To increase my leg room a little, I obtained a foot peg lowering kit from
Suburban Machinery (photos below). The spring looked intimidating to me. It is not. It is not under compression when the foot peg is down. When you re-install the spring you do not have to compress it. You do have to center it to accept the plastic collar that slides into it. On 2014 and newer RTs, if you want to adjust the travel of the shift lever you can adjust the nuts on a connecting rod that is plainly visible inside the left side foot peg apparatus.
The left photo below shows the Ilium adjustable brake lever, which you may wish to obtain to lower the shift lever after lowering the right foot peg.
For those who like to stretch their legs, Ilium offers several styles of folding highway pegs, seen below. I have mounted these on both R1200RTWs.
I am a tall rider, so I added Ilium bar backs (below) to bring the handlebars closer to me and higher. In this photo you can also see the large black ignition button, indicating this bike has keyless ignition controlled with an electronic fob with a fold-out key (see inset). I bought an extra fob in case I lose the single one that came with the bike.
Accessories mounted on my R1200RTs are Listed below:
Below is the Hepco & Becker "Tourer M" tank bag for the 2014-2018 R1200RT models These bags come in various sizes and mount nicely with the magnetic "6-bolt pattern Lock-it Tank Ring" around the filler cap. The 2005-2013 BMW RT tank bag mounting grid was much better than the current BMW tank bag as it was easier to remove and put on.
The blue 2015 RT below, left, is, to be sure, very pretty. But I have always thought that the RT would be beautiful in red. The 2005 RT below, right, was available in red for only that one year. Then BMW went back to focusing on various shades of gray for the new "wet head" models. The lovely “Candy Burgundy Smoked” R1200RT in the middle was available for 2016, but only in the United Kingdom. I was very disappointed that it was not brought into the United States.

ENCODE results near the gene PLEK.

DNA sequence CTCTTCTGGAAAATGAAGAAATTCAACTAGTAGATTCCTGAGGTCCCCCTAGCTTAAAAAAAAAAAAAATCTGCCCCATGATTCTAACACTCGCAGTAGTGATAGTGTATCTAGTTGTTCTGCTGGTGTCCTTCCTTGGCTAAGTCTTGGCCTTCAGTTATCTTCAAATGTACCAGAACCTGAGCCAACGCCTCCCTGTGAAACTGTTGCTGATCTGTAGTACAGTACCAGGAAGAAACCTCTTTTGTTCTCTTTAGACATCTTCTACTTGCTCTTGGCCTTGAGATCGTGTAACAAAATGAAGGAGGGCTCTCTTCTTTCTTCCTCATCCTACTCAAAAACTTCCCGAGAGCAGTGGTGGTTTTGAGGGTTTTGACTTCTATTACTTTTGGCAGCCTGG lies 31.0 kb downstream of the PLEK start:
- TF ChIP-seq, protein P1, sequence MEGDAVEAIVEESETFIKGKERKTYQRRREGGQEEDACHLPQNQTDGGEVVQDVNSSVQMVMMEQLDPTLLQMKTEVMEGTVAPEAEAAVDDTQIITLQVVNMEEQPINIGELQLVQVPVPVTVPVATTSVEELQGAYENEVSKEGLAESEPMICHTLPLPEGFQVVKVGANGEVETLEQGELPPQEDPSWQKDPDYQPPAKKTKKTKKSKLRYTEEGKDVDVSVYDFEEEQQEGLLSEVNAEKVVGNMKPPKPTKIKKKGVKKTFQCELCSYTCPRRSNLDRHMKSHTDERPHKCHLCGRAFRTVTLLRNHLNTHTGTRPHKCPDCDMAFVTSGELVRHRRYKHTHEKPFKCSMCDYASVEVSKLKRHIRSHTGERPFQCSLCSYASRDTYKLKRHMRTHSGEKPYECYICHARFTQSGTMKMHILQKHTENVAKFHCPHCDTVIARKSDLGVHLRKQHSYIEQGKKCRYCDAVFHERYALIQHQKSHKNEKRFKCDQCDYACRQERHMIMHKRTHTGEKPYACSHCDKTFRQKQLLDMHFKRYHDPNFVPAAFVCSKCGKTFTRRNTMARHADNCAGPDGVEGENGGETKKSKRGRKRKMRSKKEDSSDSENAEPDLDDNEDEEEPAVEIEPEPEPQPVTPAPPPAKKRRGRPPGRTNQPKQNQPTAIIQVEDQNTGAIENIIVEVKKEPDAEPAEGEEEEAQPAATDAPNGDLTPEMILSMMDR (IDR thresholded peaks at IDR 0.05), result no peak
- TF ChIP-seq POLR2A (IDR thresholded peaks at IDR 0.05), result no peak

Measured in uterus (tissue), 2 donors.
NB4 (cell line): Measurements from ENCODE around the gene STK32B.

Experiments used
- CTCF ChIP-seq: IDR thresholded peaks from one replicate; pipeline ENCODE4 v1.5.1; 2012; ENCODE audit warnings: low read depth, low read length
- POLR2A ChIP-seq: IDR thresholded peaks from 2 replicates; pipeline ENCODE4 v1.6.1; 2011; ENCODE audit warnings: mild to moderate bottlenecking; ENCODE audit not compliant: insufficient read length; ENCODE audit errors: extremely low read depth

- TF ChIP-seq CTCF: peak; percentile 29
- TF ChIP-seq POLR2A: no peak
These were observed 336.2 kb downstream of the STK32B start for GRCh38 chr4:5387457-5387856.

2016, 2017, and 2018 R1200RTs
The only change by BMW for the 2016 model year of the R1200RT was in
available colors. “Platin bronze metallic” was added (below top left)
and the existing paint finish Callisto grey metallic matt is no longer
available. When it comes to selecting colors for the R1200RT BMW cannot
be called especially adventurous.
Like the 2016 R1200GS Adventure, all 2017 liquid-cooled boxer models were fitted with a judder (definition: an instance of rapid and forceful shaking and vibration) damper on the transmission output shaft. New features also included a revised selector drum actuator, transmission shafts, and transmission shaft bearing. In addition to these technical changes, the 2017 R1200RT was available with optional ABS Pro, which senses lean angle and adjusts intervention accordingly (as part of the Ride Modes Pro option package). It was also available in two new colors: Carbon Black Metallic and Alpine White (below top right). Ebony Metallic and San Marino Blue Metallic (below bottom right) were no longer available. Platinum Bronze Metallic remained in the program.
The only changes for the 2018 model year were colors. The bronze color is gone and in its place is a metallic red color, "Mars red metallic," with a dark slate metallic nose. Otherwise BMW continued with the 2017 changes.
More news about 2018 models: BMW is offering a Spezial version of the 2018 R1200RT (BMW AG photo below) as an extra-cost option (MSRP $24,635). It is coming in a very dark blue, called "planet blue," under a lacquer and an iridescent finish. It will also have white hand-drawn pinstripes and a tan saddle with "RT" embossed on it. Thin-film-transistor (TFT) liquid-crystal displays will be on the 2018 R1200GS models, but not yet the R12100RT.
Further down the road: BMW may be prepping a new generation of 1250cc boxer twins with variable valve timing (VVT) and thin-film-transistor (TFT) liquid-crystal displays, presumably to appear in future incarnations of the R1200GS (TFT aleady for 2018) , R1200R, and R1200RT. Nearly half of BMW's motorcycle sales have boxer engines.
Above: the first meeting of the BMW R1200RT Club in South Korea, in October 2017, brought out 38 R1200RTs and their riders.
BMW R1200RT-P Police Motorcycles
Internationally, BMW is the largest seller of motorcycles for authority use. More than 80,000 BMW motorcycles are currently in official use in over 150 countries on five continents. In the United States, 550 law enforcement agencies, including the three largest US fleets, which are operated by the California Highway Patrol, Los Angeles Police Department and Los Angeles Sheriff’s Department, have BMW authority motorcycles in their fleets of patrol vehicles.
Below is an 2015 BMW R1200RT-P police or authority verson of this bike. The BMW RT-Ps are the most popular police motorcycles in the world. Below is Garden Grove, CA, Police Department motorcycle officer Katherine Anderson.
Click here to read magazine articles about this BMW R1200RT
Wikipedia's entry on
2014 — 2016 BMW R1200RT specs are here.
BMW Motorrad USA has posted 2015 R1200RT information here.